6 Hidden Toxins Around Your Home That Can Cause Cancer
Your ‘new-home’ smell can be emitting cancer-causing chemicals.
You might not think twice before lighting a candle or using the floor cleaner around your home. We assume these common household goods are safe. However, people are often shocked to learn that many household products are emitting harmful gases that pollute your indoor air. Things such as furniture, paints, and surface coatings can be dangerous to your health due to pollutant chemicals.
These cancer-causing chemicals are known as volatile organic compounds (or VOCs); they are emitted at normal room temperature from thousands of everyday products and materials found in your home. Some can be detected via smell, while others are odorless.
According to the U.S. Environmental Protection Agency, VOC levels are consistently higher indoors than outdoors (up to 10x). Said differently, it’s been established that you’re more likely to be exposed to VOCs and the air quality issues they cause while inside your home.
In this post, we identify six common toxins hidden around your home that can cause cancer and ways to protect yourself against them.
VOCs in Our Homes That Are Making Us Sick
From reduced productivity at the office to a heightened risk for certain cancers, exposure to harmful VOCs can cause both short and long-term health effects. Susceptible groups such as children, the elderly, the chronically ill, and those with respiratory diseases are more likely to suffer from air quality dangers created by VOCs.
Health Problems Caused By VOCs Can Include:
- Eye, nose, and throat irritation
- Allergic skin reaction
- Headaches, loss of coordination, and nausea
- Damage to the liver, kidney, and central nervous system
- Reproductive and developmental toxicity
There are things you can do to mitigate the harmful effects of VOCs. With a few small changes, you can help reduce and remove VOC sources from your home (and work environment). Before we delve into that, let’s identify the top six VOCs around your home that can cause cancer.
6 Cancerous VOCs in Your Home
VOC exposure can cause several adverse health effects and are found in common household products.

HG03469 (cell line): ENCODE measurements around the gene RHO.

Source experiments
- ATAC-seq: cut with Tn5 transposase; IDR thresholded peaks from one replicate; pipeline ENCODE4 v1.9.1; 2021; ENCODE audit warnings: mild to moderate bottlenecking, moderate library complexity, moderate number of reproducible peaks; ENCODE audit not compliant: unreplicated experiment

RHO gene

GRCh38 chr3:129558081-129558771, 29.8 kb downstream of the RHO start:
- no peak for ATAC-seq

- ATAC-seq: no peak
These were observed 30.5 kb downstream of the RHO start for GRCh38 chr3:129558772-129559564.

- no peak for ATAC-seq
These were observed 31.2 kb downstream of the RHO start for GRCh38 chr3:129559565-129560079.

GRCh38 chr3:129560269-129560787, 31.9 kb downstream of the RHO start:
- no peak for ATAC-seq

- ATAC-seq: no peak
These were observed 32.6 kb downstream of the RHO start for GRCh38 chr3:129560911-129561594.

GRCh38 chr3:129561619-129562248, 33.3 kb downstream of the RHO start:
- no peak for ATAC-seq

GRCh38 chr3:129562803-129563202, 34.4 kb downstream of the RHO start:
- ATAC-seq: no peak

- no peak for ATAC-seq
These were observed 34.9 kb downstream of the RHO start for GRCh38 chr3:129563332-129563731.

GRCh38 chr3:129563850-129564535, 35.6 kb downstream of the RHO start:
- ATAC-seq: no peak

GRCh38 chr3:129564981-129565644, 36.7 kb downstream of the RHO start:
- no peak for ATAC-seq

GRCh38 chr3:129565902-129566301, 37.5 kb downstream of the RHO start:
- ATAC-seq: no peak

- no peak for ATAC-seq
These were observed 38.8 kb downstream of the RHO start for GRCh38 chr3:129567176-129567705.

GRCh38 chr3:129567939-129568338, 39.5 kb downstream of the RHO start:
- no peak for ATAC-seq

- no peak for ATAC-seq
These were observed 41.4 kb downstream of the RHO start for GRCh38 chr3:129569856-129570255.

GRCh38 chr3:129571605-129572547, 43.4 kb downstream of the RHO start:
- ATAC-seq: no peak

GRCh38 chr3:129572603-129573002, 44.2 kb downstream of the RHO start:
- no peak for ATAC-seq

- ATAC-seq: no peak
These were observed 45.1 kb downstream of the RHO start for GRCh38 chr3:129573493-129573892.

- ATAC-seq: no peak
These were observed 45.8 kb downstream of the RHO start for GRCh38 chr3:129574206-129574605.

- Formaldehyde: A pungent gas often used in building materials, this substance is often found in floor lacquers, paints, adhesives, wall boards, and plastics.
- Ethanol: A colorless liquid that mixes easily with organic compounds, it’s often found in glass cleaners, dishwasher detergents, and laundry detergents.
- Benzene: A flammable liquid with a sweet order, this substance can be found in paint, glue, carpeting, and emissions from gasoline combustion.
- Acetone: A clear organic compound that is commonly found in nail polish remover, furniture polish, and wallpaper.
- Toluene: A clear liquid with a distinct smell, toluene is often found in paint.
- Butanol: A toxin that is commonly found in the emissions from barbecues, burning candles, stoves, and cigarettes.
"VOC levels are consistently higher indoors than outdoors (up to 10x)."
4 Ways to Protect Your Home From Cancer-Causing Toxins
Simple changes can lower your exposure to harmful chemicals found inside your home:
1. Control the Source
Read carefully through ingredients listed on product labels to determine whether it could be a source of pollution in your home. When using carcinogenic goods, make sure to follow label instructions and precautions. You can also control the source of pollutant by storing harmful products away from your immediate environment (like your garage) and by purchasing smaller quantities.
2. Choose Safer Alternatives
Growing awareness of VOC dangers has pushed many companies to offer safer alternative products. These alternatives range from furnishings to paints to common cleaners. The Environmental Working Group, known as the EWG, offers a cleaning supplies guide and database to over 2,500 safer household products.
3. Increase Ventilation
High indoor VOC levels are linked to poor ventilation. One of the quickest (and easiest) ways to reduce VOC levels in your home is to increase ventilation. Something as simple as opening a window or turning on an exhaust fan can help limit your exposure to dangerous VOCs.
4. Use Technology
Technology – like an air purifier and air quality monitor – help protect your home against VOCs.
When it comes to cleaner air, technology is your friend. Tech gadgets can help you increase your pollution-control efforts and delivers peace of mind. For example, using an air purifier with a carbon filter will trap harmful chemical compounds and prevents them from further circulating in the air in your home.
Or, an air quality monitor fitted with a VOC sensor will help you sniff out the harmful chemicals and prompt you to take necessary protective measures.
Learning more about how certain products can affect both your home and your health will put you on the right path to keeping the ones you love safe.
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